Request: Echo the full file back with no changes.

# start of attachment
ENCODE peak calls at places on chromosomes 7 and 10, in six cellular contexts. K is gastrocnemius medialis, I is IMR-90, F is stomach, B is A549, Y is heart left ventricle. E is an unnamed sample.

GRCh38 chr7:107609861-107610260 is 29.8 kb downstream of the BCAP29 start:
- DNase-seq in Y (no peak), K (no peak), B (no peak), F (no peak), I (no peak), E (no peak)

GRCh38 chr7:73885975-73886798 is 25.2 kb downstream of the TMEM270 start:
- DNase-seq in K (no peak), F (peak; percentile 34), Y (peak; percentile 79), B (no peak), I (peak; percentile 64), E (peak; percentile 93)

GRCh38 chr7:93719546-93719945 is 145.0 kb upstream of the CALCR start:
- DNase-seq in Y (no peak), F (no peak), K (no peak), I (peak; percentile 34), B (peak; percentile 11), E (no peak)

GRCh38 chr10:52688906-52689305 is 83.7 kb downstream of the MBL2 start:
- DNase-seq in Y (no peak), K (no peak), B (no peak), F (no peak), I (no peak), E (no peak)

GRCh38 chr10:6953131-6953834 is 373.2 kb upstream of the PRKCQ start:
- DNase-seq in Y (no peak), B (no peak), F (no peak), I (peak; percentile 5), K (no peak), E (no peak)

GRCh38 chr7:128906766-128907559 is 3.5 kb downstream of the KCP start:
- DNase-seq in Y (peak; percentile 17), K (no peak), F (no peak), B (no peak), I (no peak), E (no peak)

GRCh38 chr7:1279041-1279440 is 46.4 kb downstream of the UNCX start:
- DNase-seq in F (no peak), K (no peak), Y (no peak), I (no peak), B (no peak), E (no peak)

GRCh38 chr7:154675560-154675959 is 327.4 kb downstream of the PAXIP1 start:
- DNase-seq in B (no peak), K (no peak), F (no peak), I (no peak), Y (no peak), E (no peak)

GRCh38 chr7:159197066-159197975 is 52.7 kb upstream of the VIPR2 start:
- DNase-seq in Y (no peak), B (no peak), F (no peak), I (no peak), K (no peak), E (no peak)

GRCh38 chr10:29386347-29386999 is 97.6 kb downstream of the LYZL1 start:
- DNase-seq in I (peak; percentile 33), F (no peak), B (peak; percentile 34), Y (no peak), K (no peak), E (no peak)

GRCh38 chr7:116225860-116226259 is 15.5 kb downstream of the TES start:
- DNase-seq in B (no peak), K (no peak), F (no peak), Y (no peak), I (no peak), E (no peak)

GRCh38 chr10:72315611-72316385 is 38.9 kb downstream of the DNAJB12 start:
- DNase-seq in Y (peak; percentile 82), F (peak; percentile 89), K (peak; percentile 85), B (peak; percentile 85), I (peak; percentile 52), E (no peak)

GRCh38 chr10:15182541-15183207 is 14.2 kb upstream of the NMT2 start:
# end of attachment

ENCODE peak calls at places on chromosomes 7 and 10, in six cellular contexts. K is gastrocnemius medialis, I is IMR-90, F is stomach, B is A549, Y is heart left ventricle. E is an unnamed sample.

GRCh38 chr7:107609861-107610260 is 29.8 kb downstream of the BCAP29 start:
- DNase-seq in Y (no peak), K (no peak), B (no peak), F (no peak), I (no peak), E (no peak)

GRCh38 chr7:73885975-73886798 is 25.2 kb downstream of the TMEM270 start:
- DNase-seq in K (no peak), F (peak; percentile 34), Y (peak; percentile 79), B (no peak), I (peak; percentile 64), E (peak; percentile 93)

GRCh38 chr7:93719546-93719945 is 145.0 kb upstream of the CALCR start:
- DNase-seq in Y (no peak), F (no peak), K (no peak), I (peak; percentile 34), B (peak; percentile 11), E (no peak)

GRCh38 chr10:52688906-52689305 is 83.7 kb downstream of the MBL2 start:
- DNase-seq in Y (no peak), K (no peak), B (no peak), F (no peak), I (no peak), E (no peak)

GRCh38 chr10:6953131-6953834 is 373.2 kb upstream of the PRKCQ start:
- DNase-seq in Y (no peak), B (no peak), F (no peak), I (peak; percentile 5), K (no peak), E (no peak)

GRCh38 chr7:128906766-128907559 is 3.5 kb downstream of the KCP start:
- DNase-seq in Y (peak; percentile 17), K (no peak), F (no peak), B (no peak), I (no peak), E (no peak)

GRCh38 chr7:1279041-1279440 is 46.4 kb downstream of the UNCX start:
- DNase-seq in F (no peak), K (no peak), Y (no peak), I (no peak), B (no peak), E (no peak)

GRCh38 chr7:154675560-154675959 is 327.4 kb downstream of the PAXIP1 start:
- DNase-seq in B (no peak), K (no peak), F (no peak), I (no peak), Y (no peak), E (no peak)

GRCh38 chr7:159197066-159197975 is 52.7 kb upstream of the VIPR2 start:
- DNase-seq in Y (no peak), B (no peak), F (no peak), I (no peak), K (no peak), E (no peak)

GRCh38 chr10:29386347-29386999 is 97.6 kb downstream of the LYZL1 start:
- DNase-seq in I (peak; percentile 33), F (no peak), B (peak; percentile 34), Y (no peak), K (no peak), E (no peak)

GRCh38 chr7:116225860-116226259 is 15.5 kb downstream of the TES start:
- DNase-seq in B (no peak), K (no peak), F (no peak), Y (no peak), I (no peak), E (no peak)

GRCh38 chr10:72315611-72316385 is 38.9 kb downstream of the DNAJB12 start:
- DNase-seq in Y (peak; percentile 82), F (peak; percentile 89), K (peak; percentile 85), B (peak; percentile 85), I (peak; percentile 52), E (no peak)

GRCh38 chr10:15182541-15183207 is 14.2 kb upstream of the NMT2 start: